Com. v. Seachrist

Annotate this Case

478 Pa. 621 (1978)

387 A.2d 661

COMMONWEALTH of Pennsylvania v. Richard A. SEACHRIST, Appellant.

Supreme Court of Pennsylvania.

Submitted March 6, 1978.

Decided June 5, 1978.

*622 Lester G. Nauhaus, John H. Corbett, Jr., Pittsburgh, for appellant.

Robert E. Colville, Dist. Atty., Robert L. Eberhardt, Asst. Dist. Atty., Pittsburgh, for appellee.

Before EAGEN, C.J., and O'BRIEN, ROBERTS, POMEROY, NIX, MANDERINO and LARSEN, JJ.

OPINION OF THE COURT

ROBERTS, Justice.

Appellant was charged with murder, voluntary manslaughter and kidnapping in connection with the beating *623 death of Michael Nelson. The trial court denied appellants pre-trial motion to suppress incriminatory statements as products of unnecessary delay and a jury convicted appellant of murder of the third degree. The court imposed a sentence of imprisonment of ten to twenty years. Appellant did not file post-verdict motions.

Subsequently, appellant sought relief under the Post Conviction Hearing Act.[1] On February 18, 1976, the post conviction hearing court granted appellant the right to file post-verdict motions as if timely filed, but otherwise denied relief. On the same date, the court ordered the Public Defender to replace appellant's private trial counsel. On September 2, 1976, following hearing, the trial court denied appellant's post-verdict motions for a new trial and in arrest of judgment. On appeal to this Court,[2] appellant raises three issues:

1) trial counsel was ineffective for failing adequately to prepare to argue the relevancy of certain testimony; 2) the trial court erred in admitting certain statements appellant gave police; and 3) the evidence was insufficient to sustain the conviction for murder of the third degree.

None of these issues has been properly preserved for appellate review. We affirm.

At trial, appellant sought to present testimony of a witness that the victim Michael Nelson participated in the rape suffered by the witness a week before the murder. Appellant claims trial counsel was ineffective for failing adequately to prepare to argue the relevancy of this testimony and that this refusal denied him the right to present a defense that his act rose no higher than voluntary manslaughter. This is the first time appellant has made this particular claim. In his post-verdict motions, appellant argued only *624 that the court erred in refusing to allow this testimony. Appellant has now abandoned his argument that the trial court erred and argues instead that trial counsel's ineffectiveness caused the court's ruling.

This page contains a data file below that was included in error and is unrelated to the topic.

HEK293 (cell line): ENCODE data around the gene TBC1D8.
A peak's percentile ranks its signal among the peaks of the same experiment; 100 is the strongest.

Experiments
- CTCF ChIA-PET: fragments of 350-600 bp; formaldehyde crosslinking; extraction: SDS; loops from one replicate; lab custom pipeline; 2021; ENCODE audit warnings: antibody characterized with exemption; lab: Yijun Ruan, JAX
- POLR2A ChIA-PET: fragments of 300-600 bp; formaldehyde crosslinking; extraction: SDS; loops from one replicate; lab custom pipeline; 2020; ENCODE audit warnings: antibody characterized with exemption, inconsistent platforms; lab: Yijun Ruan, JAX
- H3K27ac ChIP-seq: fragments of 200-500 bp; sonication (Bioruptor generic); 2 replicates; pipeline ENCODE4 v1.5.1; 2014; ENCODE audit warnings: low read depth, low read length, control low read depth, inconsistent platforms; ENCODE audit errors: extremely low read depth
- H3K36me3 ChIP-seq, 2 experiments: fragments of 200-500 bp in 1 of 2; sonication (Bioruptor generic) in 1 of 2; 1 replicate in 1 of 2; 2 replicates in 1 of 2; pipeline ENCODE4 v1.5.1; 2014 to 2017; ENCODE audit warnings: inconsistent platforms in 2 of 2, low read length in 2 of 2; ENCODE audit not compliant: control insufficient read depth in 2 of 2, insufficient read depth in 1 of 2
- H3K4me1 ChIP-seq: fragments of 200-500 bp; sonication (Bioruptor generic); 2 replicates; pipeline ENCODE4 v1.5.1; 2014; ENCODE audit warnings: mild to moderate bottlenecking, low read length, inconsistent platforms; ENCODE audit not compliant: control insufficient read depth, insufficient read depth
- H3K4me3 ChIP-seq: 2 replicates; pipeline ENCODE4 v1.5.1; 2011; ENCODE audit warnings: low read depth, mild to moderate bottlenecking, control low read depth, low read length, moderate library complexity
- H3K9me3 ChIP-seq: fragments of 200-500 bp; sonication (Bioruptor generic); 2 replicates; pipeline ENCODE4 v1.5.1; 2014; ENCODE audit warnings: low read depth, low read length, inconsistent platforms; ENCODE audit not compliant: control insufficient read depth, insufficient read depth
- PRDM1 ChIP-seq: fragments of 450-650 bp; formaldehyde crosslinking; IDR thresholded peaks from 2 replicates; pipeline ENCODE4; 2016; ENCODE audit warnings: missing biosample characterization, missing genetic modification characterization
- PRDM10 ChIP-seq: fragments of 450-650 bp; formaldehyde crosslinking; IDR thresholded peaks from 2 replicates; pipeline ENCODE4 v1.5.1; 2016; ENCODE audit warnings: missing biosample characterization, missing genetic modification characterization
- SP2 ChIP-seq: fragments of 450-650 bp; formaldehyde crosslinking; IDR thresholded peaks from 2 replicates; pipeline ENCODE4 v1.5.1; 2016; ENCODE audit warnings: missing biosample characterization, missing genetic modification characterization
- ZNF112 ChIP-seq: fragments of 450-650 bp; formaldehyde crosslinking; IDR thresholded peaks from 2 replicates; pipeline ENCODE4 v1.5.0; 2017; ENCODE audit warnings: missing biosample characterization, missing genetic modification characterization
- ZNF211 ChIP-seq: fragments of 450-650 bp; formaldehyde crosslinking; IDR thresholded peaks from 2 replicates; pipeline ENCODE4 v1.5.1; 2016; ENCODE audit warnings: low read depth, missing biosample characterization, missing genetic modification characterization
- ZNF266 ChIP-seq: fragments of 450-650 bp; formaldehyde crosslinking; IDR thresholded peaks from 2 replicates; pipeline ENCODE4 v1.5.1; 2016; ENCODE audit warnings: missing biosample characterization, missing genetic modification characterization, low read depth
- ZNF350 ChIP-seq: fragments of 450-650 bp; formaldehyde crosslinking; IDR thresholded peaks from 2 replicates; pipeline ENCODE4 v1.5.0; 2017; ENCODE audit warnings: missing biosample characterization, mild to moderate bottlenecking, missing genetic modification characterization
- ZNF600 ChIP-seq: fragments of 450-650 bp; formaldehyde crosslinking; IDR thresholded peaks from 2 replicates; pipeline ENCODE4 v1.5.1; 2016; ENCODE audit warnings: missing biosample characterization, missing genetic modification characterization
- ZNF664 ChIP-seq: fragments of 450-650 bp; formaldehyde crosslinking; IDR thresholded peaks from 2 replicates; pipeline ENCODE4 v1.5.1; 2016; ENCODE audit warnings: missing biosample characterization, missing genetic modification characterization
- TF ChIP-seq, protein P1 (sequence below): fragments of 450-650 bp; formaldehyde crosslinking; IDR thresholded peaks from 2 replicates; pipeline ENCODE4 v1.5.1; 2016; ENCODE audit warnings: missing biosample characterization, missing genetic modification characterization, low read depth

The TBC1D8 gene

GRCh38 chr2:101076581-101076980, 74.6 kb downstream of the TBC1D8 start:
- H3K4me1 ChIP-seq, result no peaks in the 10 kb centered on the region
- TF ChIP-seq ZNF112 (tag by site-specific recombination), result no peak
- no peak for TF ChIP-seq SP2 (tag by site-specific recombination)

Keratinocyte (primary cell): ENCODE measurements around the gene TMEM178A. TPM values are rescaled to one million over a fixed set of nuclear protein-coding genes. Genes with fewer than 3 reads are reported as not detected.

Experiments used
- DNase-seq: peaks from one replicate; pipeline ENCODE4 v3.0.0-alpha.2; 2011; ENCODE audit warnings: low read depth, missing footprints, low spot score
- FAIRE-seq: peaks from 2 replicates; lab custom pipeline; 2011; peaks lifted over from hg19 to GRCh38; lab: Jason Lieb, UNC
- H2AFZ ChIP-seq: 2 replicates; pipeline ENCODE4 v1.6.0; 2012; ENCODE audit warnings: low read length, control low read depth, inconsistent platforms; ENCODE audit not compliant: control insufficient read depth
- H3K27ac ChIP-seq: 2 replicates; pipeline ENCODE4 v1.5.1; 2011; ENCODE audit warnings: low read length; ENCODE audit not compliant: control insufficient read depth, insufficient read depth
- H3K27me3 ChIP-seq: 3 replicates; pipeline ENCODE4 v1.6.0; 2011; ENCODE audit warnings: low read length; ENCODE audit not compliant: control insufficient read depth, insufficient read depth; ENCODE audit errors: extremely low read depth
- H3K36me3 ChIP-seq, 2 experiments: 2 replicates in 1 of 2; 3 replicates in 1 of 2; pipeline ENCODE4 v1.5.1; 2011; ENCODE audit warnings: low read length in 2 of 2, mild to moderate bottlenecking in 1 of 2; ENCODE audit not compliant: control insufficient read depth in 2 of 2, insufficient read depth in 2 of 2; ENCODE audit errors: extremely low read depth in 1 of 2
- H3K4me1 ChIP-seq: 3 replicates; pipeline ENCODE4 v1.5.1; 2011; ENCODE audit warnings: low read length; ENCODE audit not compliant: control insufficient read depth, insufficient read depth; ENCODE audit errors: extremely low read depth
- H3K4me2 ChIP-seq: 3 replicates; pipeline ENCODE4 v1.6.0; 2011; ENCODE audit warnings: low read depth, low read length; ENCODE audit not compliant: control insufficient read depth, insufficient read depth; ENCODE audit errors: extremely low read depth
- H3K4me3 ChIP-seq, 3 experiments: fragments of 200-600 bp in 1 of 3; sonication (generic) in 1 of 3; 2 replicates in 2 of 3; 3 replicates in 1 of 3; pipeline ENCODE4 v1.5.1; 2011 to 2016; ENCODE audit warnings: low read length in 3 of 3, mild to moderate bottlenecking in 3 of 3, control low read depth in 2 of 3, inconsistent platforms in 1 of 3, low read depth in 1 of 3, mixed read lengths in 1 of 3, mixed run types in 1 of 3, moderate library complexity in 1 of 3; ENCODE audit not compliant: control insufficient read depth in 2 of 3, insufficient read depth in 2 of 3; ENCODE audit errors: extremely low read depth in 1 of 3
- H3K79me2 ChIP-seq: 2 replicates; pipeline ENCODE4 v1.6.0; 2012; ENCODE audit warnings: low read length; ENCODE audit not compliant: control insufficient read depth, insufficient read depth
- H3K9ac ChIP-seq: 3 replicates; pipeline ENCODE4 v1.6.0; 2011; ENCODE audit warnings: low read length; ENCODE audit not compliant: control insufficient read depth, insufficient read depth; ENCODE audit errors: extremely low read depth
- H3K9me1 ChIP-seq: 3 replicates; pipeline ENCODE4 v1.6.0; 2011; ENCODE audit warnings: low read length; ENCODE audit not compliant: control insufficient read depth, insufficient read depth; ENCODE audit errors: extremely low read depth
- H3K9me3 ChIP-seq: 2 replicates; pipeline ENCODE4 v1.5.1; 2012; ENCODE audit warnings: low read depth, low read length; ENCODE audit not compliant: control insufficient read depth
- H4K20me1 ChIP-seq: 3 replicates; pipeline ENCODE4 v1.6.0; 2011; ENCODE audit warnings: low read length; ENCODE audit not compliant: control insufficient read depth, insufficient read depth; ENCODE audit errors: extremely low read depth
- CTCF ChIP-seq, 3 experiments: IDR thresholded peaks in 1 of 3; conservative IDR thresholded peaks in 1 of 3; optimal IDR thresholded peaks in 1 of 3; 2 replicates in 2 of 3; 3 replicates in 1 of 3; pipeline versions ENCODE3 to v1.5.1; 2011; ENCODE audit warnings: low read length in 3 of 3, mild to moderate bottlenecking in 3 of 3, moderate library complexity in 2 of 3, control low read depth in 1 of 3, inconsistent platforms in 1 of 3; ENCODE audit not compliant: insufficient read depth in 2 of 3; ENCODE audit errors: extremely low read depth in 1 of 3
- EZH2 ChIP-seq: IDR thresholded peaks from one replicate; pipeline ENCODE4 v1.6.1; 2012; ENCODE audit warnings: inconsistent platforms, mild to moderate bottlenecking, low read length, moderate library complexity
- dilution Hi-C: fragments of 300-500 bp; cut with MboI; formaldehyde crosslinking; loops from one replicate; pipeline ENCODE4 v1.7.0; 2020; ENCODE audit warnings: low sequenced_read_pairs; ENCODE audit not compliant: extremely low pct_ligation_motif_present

Issues not raised in post-verdict motions will not be considered on appeal. Commonwealth v. Blair, 460 Pa. 31, 331 A.2d 213 (1975).[3] An exception to this exists, however, when ineffective assistance of prior counsel is raised. The rule then is that ineffectiveness of prior counsel must be raised at the earliest stage in the proceedings at which counsel whose ineffectiveness is being challenged no longer represents the appellant. Commonwealth v. Fox, 476 Pa. 475, 383 A.2d 199 (1978); Commonwealth v. Triplett, 476 Pa. 83, 381 A.2d 877 (1977); Commonwealth v. Dancer, 460 Pa. 95, 331 A.2d 435 (1975). Accordingly, where, as here, new post-verdict counsel fails to raise prior trial counsel's ineffectiveness as a ground for post-verdict relief, the issue of trial counsel's ineffectiveness is not properly preserved for appellate review. Commonwealth v. Smallwood, 465 Pa. 392, 350 A.2d 822 (1976); Commonwealth v. Dancer, supra.[4]

Appellant next claims the trial court erred in ruling that appellant's statements to the police were knowingly and voluntarily made and thus admissible. At no time, however, did appellant make a motion or request of any kind to the trial court to determine voluntariness before submission of the case to the jury.[5] Appellant's motion to suppress the statements alleged only unnecessary delay. At trial, appellant made no objection to admission of the statements. Therefore, appellant has not properly preserved his claim of *625 involuntariness. See Commonwealth v. Nash, 436 Pa. 519, 261 A.2d 314 (1970); Pa.R.Crim.P. 323; accord Wainwright v. Sykes, 433 U.S. 72, 97 S. Ct. 2497, 53 L. Ed. 2d 594 (1977) (upholding a state's finding of waiver where the defendant had failed to make timely objection under the Florida procedural "contemporaneous objection rule," similar to Pa.R. Crim.P. 323, to admission of his inculpatory statements).

Finally, appellant contends the evidence is insufficient to sustain a conviction of murder of the third degree. This issue was not raised on post-verdict motions and therefore is not preserved for appellate review. See Commonwealth v. Blair, supra.

Judgment of sentence affirmed.

MANDERINO, J., concurs in the result.

NOTES

[1] Act of January 25, 1966, P.L. (1965) 1580, §§ 1 et seq., 19 P.S. §§ 1180-1 et seq. (Supp. 1977).

[2] We hear this appeal pursuant to the Appellate Court Jurisdiction Act, Act of July 31, 1970, P.L. 673, art. II, § 202(1), 17 P.S. § 211.202(1) (Supp. 1977).

[3] Appellant's post-verdict motions were filed well after publication of Commonwealth v. Blair, 460 Pa. 31, 331 A.2d 213 (1975) and, therefore, appellant had notice of Blair's requirements.

[4] Appellant has not here raised either post-verdict counsel's ineffectiveness for failing to preserve the claim of trial counsel's ineffectiveness or whether present counsel was ineffective for failing to preserve the underlying substantive claim on the court's ruling of inadmissibility.

[5] The trial court did properly submit the issue of voluntariness to the jury after giving applicable instructions.